Webb Pushes Reform Of For-Profit Schools | WAMU 88.5 - American University Radio

WAMU 88.5 : News

Filed Under:

Webb Pushes Reform Of For-Profit Schools

Play associated audio

A new Senate report gives a failing grade to the for-profit colleges that many veterans attend, which is spurring a reform effort from Virginia Sen. Jim Webb.

For-profit colleges rely heavily on tax payer dollars — more than $30 billion from the government keep them afloat annually. Yet the dropout rate for their associate degree programs sits at more than 60 percent, according to the Senate education committee. With so many veterans attending for-profit schools, Senator Webb is calling for a veterans educational reform act. It would increase educational standards for for-profit schools receiving federal aid for veterans. Webb says it's essential to raise those standards.

"We could see this coming," says Webb. "You didn't have veterans' representation on the college campuses to the same extent that we had in the past war years when we kicked in this program, so we need the administrative support and we need the standards as existed before."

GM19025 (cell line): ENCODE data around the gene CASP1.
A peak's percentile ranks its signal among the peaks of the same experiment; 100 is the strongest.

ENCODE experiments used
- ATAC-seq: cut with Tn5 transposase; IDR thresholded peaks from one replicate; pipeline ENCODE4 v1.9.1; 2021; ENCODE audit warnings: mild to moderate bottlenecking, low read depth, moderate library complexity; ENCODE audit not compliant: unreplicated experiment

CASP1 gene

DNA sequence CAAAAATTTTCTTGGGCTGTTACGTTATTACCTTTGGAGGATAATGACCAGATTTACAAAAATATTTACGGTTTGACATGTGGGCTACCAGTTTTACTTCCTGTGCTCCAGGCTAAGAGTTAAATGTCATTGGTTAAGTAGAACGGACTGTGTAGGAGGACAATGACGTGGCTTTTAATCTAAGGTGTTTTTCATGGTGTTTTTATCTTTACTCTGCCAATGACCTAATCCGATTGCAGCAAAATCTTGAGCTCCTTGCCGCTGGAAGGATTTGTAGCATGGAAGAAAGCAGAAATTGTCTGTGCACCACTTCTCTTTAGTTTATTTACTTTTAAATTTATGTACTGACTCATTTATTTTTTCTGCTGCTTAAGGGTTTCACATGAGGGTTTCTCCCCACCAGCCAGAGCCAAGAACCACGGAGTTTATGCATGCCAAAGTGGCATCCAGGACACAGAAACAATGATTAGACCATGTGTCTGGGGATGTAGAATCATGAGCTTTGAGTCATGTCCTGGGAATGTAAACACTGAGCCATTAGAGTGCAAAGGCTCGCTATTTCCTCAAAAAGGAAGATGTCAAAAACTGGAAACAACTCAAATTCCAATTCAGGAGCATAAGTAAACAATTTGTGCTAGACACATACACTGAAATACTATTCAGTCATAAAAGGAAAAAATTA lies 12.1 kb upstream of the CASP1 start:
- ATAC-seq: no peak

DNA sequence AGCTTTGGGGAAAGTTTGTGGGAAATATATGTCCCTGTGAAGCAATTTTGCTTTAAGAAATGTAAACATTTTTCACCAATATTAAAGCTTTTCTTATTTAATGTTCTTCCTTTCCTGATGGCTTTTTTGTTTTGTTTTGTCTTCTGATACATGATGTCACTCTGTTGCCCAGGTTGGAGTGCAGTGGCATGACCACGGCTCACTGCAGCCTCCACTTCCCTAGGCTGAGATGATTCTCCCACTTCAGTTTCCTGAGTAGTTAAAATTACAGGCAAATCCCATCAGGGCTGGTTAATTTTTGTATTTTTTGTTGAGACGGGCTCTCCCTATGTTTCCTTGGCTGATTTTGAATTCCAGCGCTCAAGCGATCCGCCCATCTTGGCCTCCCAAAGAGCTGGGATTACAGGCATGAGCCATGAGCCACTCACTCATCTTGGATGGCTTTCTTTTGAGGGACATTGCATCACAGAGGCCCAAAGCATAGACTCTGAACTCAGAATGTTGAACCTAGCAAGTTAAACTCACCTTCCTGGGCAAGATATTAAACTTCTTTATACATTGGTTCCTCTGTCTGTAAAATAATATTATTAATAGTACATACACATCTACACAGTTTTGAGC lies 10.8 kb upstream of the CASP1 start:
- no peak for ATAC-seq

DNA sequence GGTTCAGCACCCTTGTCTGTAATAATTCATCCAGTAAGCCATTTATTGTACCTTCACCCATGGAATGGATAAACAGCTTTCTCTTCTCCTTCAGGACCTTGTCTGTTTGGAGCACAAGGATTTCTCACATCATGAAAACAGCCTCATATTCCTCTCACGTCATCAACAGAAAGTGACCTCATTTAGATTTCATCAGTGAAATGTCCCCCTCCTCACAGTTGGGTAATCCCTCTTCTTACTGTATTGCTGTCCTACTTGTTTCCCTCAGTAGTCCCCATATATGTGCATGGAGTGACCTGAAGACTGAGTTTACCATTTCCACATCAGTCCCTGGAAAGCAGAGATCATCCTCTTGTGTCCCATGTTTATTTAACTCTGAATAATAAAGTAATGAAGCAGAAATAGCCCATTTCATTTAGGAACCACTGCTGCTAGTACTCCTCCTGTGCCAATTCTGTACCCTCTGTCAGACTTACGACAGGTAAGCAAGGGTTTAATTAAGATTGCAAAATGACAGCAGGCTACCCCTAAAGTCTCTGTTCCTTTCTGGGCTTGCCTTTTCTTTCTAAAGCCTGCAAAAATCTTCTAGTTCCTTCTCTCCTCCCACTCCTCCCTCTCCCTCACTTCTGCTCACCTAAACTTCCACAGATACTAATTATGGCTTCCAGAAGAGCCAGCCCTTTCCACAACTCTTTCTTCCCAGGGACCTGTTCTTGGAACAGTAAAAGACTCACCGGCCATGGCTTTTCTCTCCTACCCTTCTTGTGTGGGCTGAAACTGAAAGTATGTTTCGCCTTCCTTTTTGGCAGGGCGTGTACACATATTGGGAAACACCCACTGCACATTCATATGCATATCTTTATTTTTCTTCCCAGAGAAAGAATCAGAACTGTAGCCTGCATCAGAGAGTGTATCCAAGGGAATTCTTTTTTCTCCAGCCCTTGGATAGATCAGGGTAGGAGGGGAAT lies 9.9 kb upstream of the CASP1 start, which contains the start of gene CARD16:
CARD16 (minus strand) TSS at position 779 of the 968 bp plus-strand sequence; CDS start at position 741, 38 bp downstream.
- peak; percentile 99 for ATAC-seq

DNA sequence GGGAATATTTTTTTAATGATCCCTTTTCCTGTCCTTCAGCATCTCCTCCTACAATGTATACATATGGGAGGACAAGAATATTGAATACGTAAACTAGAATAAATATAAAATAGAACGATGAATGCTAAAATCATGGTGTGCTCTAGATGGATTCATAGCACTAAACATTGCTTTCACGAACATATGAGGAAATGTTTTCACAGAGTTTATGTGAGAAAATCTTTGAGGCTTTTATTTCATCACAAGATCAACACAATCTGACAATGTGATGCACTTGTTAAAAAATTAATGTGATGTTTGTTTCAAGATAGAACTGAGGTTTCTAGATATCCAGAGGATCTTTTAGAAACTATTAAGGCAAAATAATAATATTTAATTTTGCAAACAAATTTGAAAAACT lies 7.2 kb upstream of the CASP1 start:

Webb's legislation would also require schools to disclose their graduation statistics. It's currently co-sponsored by 16 senators.

NPR

The Ol' Puzzle Switcheroo

Every answer is a made-up two-word phrase, where the second and third letters of the first word are switched to get the second word.
NPR

College Life Doesn't Have To Mean Crummy Cuisine, Says Dorm Room Chef

Sick of dining hall pizza, public health student Emily Hu taught herself how to cook — even with no oven. Now she's hoping to inspire her peers to pick up cooking skills and healthier eating habits.
NPR

Democrat Seeks Limits On Operations Against ISIS

Rep. Adam Schiff of California plans to introduce a bill that would authorize military operations against ISIS. NPR's Rachel Martin talks to Rep. Schiff about the new legislation.
NPR

In Sweden, Remote-Control Airport Is A Reality

Sweden is the first country in the world to use new technology to land passenger airplanes remotely. At an airport in a tiny town, flights are guided by operators sitting miles away.

Leave a Comment

Help keep the conversation civil. Please refer to our Terms of Use and Code of Conduct before posting your comments.